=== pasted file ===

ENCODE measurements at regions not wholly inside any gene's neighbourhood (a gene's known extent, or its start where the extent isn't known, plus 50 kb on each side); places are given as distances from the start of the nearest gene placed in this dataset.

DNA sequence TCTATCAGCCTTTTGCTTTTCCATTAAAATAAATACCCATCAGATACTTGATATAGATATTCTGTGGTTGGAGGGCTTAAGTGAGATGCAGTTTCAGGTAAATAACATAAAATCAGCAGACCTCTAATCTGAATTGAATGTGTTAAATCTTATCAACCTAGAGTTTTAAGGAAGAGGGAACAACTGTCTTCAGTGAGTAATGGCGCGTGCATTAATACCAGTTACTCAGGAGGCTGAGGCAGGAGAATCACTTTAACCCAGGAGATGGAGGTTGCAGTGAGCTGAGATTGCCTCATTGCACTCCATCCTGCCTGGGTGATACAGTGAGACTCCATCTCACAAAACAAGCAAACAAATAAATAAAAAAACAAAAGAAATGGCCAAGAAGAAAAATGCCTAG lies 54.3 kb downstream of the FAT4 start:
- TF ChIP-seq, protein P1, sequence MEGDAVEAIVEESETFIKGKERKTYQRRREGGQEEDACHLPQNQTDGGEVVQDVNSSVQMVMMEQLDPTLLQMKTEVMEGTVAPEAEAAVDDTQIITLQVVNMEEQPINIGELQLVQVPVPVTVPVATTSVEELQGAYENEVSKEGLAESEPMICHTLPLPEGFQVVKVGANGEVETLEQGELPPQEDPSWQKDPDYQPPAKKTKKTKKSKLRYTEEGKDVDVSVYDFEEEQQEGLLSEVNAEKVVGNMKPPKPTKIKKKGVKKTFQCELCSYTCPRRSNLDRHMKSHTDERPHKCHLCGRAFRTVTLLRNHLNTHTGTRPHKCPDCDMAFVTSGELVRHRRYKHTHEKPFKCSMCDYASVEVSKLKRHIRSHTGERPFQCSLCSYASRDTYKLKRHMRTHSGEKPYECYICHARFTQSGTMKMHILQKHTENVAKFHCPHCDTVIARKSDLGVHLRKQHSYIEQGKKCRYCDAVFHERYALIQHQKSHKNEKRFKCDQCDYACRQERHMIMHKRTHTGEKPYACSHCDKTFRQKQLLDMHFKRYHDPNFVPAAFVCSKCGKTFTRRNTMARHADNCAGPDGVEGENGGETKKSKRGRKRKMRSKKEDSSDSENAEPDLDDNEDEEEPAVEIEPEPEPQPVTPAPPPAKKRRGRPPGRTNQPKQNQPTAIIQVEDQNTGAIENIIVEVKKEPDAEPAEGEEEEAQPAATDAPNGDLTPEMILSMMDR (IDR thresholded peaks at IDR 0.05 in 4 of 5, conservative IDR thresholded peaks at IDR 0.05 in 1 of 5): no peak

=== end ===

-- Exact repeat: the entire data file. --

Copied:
ENCODE measurements at regions not wholly inside any gene's neighbourhood (a gene's known extent, or its start where the extent isn't known, plus 50 kb on each side); places are given as distances from the start of the nearest gene placed in this dataset.

DNA sequence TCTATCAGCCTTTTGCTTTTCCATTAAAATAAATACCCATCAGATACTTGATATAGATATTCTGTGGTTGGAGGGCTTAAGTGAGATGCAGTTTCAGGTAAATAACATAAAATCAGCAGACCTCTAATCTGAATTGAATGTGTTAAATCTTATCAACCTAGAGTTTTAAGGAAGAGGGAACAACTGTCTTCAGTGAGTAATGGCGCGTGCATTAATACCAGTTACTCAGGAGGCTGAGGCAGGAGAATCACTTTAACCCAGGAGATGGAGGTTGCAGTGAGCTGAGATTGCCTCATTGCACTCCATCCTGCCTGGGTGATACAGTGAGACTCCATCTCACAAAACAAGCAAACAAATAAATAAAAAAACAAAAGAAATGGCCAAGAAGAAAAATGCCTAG lies 54.3 kb downstream of the FAT4 start:
- TF ChIP-seq, protein P1, sequence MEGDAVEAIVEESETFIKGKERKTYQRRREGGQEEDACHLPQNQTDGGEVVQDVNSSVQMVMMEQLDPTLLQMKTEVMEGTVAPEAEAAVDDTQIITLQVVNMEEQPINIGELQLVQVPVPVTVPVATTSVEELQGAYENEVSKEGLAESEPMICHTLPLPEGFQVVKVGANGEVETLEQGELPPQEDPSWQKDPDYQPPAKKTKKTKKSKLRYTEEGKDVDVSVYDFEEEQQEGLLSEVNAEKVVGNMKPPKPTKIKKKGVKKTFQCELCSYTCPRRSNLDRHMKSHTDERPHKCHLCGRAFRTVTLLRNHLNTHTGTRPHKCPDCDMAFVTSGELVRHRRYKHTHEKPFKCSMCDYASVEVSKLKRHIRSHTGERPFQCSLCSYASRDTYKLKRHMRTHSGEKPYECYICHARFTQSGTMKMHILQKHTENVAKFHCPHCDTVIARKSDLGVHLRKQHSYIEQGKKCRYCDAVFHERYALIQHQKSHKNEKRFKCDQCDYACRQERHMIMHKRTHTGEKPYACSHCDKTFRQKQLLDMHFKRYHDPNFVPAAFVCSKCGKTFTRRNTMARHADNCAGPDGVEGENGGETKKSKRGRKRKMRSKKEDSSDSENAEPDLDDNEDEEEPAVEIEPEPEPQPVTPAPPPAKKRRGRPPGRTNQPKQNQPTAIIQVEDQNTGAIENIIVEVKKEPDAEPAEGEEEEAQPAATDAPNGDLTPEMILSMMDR (IDR thresholded peaks at IDR 0.05 in 4 of 5, conservative IDR thresholded peaks at IDR 0.05 in 1 of 5): no peak